Rainfall zones on the march

Rainfall zones on the march

Australian agriculture developed most of its practices and culture when rainfall zones looked like this.

Australian agriculture developed most of its practices and culture when rainfall zones looked like this.


Australia's rainfall zones are moving south, and the Mediterranean climate zones are at stake.


Australia’s climate zones are moving south, shifting 100-400 kilometres since 2000 and threatening to wipe out the south’s Mediterranean climate.

Rising ocean warmth and changing barometric pressures in a warming atmosphere have changed the balance between summer and winter rainfall over the lower half of the continent.

Research by Dr David Stephens of the Australian Export Grains Innovation Centre (AEGIC) found that the effect has been to shuffle south the north’s summer-dominant rainfall patterns.

“Rainfall between May to October over much of the heavily populated regions of southern Australia has decreased 10-30 per cent, while summer rain has increased up to 40 per cent in some areas,” Dr Stephens said.

A consequence is that over the past 16 years, the winter-dominant rainfall Mediterranean climate of southern Australia has shrunk significantly.

Before 2000, the winter rainfall zone extended well north of the Victorian border, sometimes hundreds of kilometres north. Dr Stephens found that since 2000, this zone has contracted sharply south of the border - also by several hundred kilometres in places.

A similar contraction of the winter rainfall zone is evident in Western Australia.

Some of the shift is due to the changing temperature gradient between the Equator and the South Pole.

The temperatures at each latitude drive interactions between land, sea and air, which in turn produce the seasons that guide farming practices.

As the planet warms, the bands of temperature across the latitudes are shifting south, carrying their climate with them.

One result: Tasmania is experiencing an increase in winter rainfall, as the weather bands that once played over the southern mainland now move across Australia’s southernmost extremity.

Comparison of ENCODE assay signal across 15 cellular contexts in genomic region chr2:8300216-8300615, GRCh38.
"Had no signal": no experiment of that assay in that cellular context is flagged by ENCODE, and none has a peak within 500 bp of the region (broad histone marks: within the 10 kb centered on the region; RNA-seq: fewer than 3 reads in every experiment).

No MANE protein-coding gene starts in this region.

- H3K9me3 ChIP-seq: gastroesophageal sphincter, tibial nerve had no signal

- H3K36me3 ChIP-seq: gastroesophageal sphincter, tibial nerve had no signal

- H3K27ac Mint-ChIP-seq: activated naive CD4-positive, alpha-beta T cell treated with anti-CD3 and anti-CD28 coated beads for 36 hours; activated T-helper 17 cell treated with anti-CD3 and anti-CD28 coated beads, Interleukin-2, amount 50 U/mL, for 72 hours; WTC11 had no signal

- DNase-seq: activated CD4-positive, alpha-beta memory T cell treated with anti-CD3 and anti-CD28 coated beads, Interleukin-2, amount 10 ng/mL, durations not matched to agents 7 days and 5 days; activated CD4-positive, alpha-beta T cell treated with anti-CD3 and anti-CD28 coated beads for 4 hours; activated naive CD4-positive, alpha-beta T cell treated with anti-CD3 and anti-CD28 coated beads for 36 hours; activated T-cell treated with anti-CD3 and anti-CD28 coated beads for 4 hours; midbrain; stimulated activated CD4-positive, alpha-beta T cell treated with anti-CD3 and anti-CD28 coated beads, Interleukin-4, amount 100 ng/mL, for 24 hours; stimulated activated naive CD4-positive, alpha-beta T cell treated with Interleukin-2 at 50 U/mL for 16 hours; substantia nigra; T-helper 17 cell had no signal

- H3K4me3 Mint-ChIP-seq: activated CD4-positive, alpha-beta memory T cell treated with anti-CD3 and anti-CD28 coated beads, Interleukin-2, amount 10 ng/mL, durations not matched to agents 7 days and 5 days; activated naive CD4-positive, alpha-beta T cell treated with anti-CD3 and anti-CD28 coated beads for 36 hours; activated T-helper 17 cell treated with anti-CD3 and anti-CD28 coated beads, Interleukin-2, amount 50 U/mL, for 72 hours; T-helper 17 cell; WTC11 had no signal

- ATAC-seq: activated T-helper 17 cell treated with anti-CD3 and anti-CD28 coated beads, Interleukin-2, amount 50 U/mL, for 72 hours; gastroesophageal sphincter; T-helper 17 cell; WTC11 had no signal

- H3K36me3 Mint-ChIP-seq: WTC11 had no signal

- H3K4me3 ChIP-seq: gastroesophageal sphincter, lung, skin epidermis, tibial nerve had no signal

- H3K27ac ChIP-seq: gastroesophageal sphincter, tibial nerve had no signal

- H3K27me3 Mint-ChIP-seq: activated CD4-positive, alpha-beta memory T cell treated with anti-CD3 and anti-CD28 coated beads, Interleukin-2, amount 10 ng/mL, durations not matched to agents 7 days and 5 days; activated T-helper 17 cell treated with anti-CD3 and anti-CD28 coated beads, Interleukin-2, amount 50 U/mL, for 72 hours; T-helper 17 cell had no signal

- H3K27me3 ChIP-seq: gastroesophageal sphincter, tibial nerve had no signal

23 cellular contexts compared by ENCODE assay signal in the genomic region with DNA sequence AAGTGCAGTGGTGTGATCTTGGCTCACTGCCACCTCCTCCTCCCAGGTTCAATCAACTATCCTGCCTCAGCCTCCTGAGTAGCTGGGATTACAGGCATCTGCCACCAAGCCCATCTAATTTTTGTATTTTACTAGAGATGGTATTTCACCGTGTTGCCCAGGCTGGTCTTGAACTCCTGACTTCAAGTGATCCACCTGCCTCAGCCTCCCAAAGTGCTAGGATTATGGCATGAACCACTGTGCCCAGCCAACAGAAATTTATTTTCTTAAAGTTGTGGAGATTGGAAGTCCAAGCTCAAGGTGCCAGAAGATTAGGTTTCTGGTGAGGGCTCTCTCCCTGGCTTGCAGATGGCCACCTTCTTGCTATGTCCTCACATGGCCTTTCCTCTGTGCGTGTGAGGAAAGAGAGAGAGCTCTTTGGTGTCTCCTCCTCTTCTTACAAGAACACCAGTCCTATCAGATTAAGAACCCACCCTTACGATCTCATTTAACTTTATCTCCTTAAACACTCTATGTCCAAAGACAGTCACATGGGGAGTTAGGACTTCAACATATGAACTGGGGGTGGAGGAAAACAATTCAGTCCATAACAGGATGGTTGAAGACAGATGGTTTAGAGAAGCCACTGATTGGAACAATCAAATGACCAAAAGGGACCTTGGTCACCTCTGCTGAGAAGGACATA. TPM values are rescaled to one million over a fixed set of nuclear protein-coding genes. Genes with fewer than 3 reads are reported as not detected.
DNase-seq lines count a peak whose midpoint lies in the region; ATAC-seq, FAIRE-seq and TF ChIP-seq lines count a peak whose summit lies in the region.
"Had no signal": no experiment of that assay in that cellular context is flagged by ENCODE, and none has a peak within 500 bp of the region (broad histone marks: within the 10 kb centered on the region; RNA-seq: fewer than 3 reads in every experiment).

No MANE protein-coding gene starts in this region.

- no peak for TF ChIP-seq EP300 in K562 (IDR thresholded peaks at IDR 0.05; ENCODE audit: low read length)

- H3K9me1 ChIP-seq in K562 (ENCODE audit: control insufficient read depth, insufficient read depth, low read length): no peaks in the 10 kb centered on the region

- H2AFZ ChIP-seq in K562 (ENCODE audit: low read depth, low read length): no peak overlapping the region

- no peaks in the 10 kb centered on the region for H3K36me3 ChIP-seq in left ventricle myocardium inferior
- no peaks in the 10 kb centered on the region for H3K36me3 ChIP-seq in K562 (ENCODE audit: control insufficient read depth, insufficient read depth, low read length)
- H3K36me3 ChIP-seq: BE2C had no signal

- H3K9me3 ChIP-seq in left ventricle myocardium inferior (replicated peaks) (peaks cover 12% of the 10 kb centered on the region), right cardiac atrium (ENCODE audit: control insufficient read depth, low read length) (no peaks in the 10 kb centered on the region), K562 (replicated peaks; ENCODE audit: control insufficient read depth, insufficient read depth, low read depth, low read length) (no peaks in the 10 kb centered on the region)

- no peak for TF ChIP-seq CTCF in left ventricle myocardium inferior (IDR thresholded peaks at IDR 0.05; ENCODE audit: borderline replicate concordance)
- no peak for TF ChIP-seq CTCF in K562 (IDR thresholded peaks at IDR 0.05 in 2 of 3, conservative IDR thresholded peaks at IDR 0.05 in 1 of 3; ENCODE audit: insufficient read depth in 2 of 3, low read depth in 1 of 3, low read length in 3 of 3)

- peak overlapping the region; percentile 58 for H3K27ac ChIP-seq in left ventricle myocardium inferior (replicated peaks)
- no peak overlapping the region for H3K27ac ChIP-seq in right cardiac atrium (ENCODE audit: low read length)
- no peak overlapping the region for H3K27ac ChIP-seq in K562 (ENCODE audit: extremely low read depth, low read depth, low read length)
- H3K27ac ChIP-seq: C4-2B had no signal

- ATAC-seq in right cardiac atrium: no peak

Farmers are responding to the changing seasons, most notably by sowing crops earlier to take advantage of more summer rain, and to ensure the crop matures through a period with less evaporation than late spring, which is becoming increasingly warm (and in some areas, frost-prone).

“Between 1978 and 2014 the mean midpoint of national wheat sowing shifted from around 10 June in the late 1970s and early 1980s to 10 May in 2014, the earliest recorded midpoint,” Dr Stephens reported in February.

In some places, the variability of annual rainfall has declined - because of fewer very wet years in south-western Australia, and more consistent average to above-average rain in southern South Australia and the north-west of the country.

But in other important grain-growing areas - inland Victoria, southern NSW, and across central Queensland - rainfall variability is increasing, to the detriment of farm productivity.

On the back of his study, Dr Stephens made a call for more research into how Australia’s farmers can adapt to climate change.

“Australia is going to need some of the most water-efficient farming systems in the world to mitigate the effects of a drier and warmer climate in Southern Australia.” he said.

“Research in this area is vital because Australian crop yields have been among the most affected by climate change compared to other grain exporting nations.”


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